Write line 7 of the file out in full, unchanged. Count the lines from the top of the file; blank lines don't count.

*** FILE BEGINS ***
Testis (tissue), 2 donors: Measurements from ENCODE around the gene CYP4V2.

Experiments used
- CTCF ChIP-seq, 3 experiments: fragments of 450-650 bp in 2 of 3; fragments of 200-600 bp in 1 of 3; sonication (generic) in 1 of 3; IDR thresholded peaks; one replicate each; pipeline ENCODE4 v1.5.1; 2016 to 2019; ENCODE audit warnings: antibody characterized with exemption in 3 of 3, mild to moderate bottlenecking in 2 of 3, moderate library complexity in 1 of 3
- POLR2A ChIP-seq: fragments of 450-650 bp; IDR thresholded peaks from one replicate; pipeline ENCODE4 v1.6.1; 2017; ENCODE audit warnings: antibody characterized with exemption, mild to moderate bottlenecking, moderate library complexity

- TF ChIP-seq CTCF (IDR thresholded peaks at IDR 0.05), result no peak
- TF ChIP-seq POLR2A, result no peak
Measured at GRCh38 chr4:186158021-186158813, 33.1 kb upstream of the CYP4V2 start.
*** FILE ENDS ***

Measured at GRCh38 chr4:186158021-186158813, 33.1 kb upstream of the CYP4V2 start.